In Chapter 8, I present a collaborative work with my colleagues in China during the preparation of my thesis. It concerns the digitalization of the old plates and new observations reduction using the GAIA catalog.

Often presented as a miniature planetary system, natural satellites systems present an important diﬀerence, the close relationship by the scale times of there evolution. Tidal perturbation is proved as the major mechanism in their longtime evolution, which makes the study of natural satellites systems privileged to better understand the exoplanetary systems. To characterize the best orbit, it is necessary to consider the mass and form in the calcu-lations. This kind of system usually involves resonances in mean motion. Hence, the following researcher is required to develop analytic theory specific to the various system, to take into account the diverse orbital resonances.

Today, the numerical methods allow us to study all these systems with the same tool, thus enabling an exhaustive approach more eﬃcient and ra-pid. The integration of the equation of motion is the main diﬃculty in the expansion of planetary satellites. Even if the recent gravitational fields of the giant planets are given with a high precision, it still remains a lack of understanding in temporal variation. Meanwhile, the presence of chaos, in some satellites, which are near to their planets, needs technique adaptations to predict their positions with a minimum of confidence.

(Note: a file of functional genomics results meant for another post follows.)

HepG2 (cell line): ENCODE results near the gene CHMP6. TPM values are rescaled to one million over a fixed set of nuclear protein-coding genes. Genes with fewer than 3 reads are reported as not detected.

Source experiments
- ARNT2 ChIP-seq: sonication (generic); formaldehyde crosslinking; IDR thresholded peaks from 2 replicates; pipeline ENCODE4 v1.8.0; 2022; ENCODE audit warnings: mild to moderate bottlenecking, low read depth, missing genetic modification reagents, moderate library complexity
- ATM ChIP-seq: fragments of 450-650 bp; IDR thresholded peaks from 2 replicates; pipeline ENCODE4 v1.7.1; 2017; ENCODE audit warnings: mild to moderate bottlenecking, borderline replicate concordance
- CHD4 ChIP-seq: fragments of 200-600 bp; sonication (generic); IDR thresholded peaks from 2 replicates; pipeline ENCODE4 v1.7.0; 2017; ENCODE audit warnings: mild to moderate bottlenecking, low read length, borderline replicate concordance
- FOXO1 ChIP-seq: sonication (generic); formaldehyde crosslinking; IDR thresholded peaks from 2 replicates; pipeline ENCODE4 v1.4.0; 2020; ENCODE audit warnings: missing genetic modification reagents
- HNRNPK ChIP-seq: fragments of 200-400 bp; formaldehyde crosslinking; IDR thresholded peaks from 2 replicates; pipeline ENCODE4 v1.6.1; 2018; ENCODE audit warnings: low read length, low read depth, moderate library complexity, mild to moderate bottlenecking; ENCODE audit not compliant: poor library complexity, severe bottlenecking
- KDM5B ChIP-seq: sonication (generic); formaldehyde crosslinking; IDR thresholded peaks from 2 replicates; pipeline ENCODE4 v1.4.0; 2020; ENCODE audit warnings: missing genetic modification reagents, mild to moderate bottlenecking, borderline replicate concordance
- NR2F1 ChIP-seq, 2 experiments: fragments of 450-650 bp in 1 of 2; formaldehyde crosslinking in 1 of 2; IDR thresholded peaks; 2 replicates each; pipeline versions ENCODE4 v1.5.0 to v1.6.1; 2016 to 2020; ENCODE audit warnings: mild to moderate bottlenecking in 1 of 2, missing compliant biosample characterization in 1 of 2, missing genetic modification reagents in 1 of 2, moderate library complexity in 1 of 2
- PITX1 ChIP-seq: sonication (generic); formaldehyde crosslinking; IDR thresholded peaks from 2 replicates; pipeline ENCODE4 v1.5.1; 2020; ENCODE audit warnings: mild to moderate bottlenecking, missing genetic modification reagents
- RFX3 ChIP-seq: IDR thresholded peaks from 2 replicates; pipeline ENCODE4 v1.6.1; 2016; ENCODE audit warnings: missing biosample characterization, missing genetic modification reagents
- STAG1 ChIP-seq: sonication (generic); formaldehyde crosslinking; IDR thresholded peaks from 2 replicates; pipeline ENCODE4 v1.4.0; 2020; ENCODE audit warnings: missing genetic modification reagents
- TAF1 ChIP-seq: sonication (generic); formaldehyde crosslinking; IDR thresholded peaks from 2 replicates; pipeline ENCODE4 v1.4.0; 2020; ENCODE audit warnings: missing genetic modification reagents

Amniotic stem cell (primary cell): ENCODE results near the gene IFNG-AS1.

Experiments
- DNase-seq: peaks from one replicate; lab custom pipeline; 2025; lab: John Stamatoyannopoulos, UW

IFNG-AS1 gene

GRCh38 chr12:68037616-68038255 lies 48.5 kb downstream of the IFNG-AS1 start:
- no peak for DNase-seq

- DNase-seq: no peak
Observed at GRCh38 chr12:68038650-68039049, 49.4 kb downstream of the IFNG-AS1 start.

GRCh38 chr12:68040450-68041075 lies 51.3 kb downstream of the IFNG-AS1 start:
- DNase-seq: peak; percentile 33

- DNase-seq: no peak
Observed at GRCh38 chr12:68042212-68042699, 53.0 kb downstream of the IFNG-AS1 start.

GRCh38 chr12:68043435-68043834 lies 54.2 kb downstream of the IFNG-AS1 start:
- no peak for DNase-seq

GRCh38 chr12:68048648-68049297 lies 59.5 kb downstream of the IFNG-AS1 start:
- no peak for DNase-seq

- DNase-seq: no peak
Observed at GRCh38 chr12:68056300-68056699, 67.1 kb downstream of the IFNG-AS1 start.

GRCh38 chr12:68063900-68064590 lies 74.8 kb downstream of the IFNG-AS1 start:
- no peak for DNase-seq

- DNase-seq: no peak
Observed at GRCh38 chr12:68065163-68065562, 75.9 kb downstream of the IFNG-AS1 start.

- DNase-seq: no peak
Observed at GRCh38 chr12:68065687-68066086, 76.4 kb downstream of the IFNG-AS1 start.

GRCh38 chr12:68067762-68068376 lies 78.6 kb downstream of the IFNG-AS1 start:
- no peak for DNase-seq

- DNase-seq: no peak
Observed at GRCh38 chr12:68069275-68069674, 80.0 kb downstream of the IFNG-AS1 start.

In order to deal with these diﬃculties, on the borderline of our current physical knowledges, the development of a precise ephemeris of the natural satellites in the solar system needs a considerable upstream research works. These works benefit from the adapted numerical integration methods and the most diverse observations, from the ancient observations which were made at the end of 19th century, to the space observations. They were obtained by the most recent space probes such as Cassini and Mars Express.

In this chapter, we first present the numerical ephemerides (JPL and NOE) and then in the next sections, the analytic model (TASS)in an arti-culated way. We emphasize the form of the representation of TASS because our aim is to write the numerical ephemeris in a similar form.

### The diﬀerent kinds of ephemerides

**Numerical integration**